AAS 198th Meeting, June 2001
Session 69. Planet Searchs and Dwarfs
Display, Thursday, June 7, 2001, 9:20am-4:00pm, Exhibit Hall

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[69.01] Searching for Extrasolar Trojan Planets: A Status Report

D.B. Caton, S.A. Davis, K.A. Kluttz, R.J. Stamilio, K.D. Wohlman (Appalachian State University)

We are exploring the light curves of eclipsing binaries for the photometric signature of planets that may exist at the L4 and L5 Lagrange points of the stellar system. While no binaries are known to exist that strictly satisfy the stellar mass ratio constraint for the restricted three-body problem, the general solution would allow a planet formed at the L-point to remain there if there are no major perturbing bodies such as an additional planet. We have coined such objects "Trojan planets."

The advantage of this approach is that the phases of the planetary eclipses are known. We picked systems with deep primary eclipses, to maximize the amount of system light eclipsed by the planet when in front of the hotter star. We also scanned the Finding List for Observers of Interactive Binary Stars, for G dwarf systems, but found only a few that were high inclination and detached. The target list includes QY Aql, YZ Aql, V442 Cas, SS Cet, S Cnc, VW Cyg, WW Cyg, RR Dra, RX Gem, RY Gem, VW Hya, Y Leo, TV Mon, BN Sct, UW Vir, AC UMa, and GSC 1657.

We have concentrated on V442 Cas and YZ Aql, based on initial results that show anomalies in the light curves near the phases where a Trojan planet eclipse is expected. New work is being done on brighter systems by using a "spot filter," similar to that developed by Castellano (PASP 112, 821-6),2000), to allow longer exposures that provide brighter comparison stars. We will report on the observations made to date on several systems.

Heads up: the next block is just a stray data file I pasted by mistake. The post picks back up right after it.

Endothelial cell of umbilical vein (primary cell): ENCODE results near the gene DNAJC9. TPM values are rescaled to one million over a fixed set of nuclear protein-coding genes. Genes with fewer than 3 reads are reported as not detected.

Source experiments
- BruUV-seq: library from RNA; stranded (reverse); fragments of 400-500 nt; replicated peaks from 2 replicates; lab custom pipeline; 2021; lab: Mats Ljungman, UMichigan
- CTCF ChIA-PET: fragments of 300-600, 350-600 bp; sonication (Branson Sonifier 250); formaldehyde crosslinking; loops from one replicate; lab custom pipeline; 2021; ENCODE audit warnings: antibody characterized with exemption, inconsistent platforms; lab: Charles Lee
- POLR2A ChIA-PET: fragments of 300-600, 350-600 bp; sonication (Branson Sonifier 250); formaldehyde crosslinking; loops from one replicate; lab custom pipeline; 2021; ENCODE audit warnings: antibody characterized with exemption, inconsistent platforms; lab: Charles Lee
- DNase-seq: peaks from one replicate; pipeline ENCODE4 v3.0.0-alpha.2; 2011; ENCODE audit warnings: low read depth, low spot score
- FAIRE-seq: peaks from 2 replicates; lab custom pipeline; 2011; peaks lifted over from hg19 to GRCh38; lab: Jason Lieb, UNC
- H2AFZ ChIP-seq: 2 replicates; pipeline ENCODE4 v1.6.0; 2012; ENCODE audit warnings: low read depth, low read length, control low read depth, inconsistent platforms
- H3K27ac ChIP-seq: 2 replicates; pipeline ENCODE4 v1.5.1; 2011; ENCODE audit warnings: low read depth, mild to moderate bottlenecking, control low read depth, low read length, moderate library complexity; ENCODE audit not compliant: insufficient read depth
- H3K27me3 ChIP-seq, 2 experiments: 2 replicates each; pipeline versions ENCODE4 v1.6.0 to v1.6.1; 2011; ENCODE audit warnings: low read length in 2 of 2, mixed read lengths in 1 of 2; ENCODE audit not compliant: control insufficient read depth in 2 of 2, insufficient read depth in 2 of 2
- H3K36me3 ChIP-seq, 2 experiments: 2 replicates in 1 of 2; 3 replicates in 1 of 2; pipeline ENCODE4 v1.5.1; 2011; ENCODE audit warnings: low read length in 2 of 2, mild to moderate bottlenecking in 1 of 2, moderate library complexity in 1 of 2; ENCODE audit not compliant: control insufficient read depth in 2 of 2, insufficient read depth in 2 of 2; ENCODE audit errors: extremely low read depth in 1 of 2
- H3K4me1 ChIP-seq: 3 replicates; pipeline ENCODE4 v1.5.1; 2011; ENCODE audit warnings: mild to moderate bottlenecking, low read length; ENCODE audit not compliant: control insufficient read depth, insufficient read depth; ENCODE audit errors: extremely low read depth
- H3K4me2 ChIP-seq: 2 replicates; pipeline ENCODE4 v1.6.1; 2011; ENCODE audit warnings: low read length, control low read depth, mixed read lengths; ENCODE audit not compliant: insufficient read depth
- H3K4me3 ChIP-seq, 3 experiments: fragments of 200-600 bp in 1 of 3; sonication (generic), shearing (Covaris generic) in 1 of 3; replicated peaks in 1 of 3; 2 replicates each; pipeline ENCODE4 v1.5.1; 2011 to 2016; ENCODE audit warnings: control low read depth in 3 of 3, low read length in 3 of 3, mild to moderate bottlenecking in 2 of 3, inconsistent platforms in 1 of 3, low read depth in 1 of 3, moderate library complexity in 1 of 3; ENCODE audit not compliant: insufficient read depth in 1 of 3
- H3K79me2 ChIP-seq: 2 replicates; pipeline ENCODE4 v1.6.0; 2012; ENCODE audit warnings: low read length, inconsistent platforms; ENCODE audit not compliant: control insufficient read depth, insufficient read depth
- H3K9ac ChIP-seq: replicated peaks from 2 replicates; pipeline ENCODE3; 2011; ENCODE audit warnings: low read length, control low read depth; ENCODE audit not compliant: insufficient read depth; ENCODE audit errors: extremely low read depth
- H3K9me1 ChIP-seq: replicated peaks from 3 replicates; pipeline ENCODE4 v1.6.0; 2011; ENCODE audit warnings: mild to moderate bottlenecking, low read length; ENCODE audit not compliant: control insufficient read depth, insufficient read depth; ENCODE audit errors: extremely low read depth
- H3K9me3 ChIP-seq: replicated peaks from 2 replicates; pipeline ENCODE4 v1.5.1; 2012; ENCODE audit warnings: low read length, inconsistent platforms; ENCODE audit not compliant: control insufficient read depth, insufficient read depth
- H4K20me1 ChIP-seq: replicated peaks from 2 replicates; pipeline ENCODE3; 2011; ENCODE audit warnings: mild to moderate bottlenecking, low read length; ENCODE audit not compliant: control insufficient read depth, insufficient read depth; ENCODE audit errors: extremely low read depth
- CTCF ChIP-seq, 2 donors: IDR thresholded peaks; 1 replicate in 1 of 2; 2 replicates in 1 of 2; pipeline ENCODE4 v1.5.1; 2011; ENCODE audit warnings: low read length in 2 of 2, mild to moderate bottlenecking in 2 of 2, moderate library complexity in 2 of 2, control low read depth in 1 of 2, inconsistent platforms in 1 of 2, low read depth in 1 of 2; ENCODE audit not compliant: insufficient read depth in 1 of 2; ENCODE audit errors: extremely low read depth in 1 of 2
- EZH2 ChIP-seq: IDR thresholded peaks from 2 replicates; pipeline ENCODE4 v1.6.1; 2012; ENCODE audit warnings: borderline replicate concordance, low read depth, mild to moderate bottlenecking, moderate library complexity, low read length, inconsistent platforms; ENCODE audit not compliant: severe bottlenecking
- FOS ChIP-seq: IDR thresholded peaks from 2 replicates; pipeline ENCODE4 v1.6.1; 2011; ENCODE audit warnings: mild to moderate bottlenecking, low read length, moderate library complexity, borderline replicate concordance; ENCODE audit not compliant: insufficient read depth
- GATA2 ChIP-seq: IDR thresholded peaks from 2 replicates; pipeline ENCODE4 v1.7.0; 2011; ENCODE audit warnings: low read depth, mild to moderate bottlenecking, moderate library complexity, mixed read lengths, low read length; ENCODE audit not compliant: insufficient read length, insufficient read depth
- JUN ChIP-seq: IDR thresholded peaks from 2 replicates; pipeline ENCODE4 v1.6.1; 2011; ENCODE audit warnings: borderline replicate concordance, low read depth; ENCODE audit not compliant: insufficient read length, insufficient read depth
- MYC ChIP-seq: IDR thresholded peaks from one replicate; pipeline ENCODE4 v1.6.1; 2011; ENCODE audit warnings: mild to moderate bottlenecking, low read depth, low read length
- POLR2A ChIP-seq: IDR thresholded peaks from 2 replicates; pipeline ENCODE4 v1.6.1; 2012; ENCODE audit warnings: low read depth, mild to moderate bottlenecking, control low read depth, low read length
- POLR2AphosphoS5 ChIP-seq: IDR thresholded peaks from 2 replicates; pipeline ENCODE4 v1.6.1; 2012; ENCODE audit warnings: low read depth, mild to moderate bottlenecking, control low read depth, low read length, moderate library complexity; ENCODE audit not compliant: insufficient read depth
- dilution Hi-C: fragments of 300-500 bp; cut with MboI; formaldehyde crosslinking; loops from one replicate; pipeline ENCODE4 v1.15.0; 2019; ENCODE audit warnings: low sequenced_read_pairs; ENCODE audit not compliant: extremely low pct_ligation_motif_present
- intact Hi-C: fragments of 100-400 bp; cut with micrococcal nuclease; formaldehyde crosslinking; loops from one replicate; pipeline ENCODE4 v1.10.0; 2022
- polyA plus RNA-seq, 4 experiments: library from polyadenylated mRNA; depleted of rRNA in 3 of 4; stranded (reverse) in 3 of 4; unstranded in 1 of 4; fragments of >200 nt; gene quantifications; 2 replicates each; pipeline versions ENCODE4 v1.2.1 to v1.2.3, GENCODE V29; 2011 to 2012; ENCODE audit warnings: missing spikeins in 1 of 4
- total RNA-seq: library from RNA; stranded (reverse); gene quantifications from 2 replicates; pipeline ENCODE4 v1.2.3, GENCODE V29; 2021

We gratefully acknowledge the support of the National Science Foundation, through grants AST-9731062 and AST-0089248. We also appreciate the support of the Fund for Astrophysical Research. Gregory Shelton and Brenda Corbin, at the U.S. naval Observatory Library, have been indispensable in providing references for these binary systems. This research has made use of the Simbad database, operated at CDS, Strasbourg, France

If you would like more information about this abstract, please follow the link to www.TrojanPlanets.appstate.edu. This link was provided by the author. When you follow it, you will leave the Web site for this meeting; to return, you should use the Back comand on your browser.

The author(s) of this abstract have provided an email address for comments about the abstract: catondb@appstate.edu

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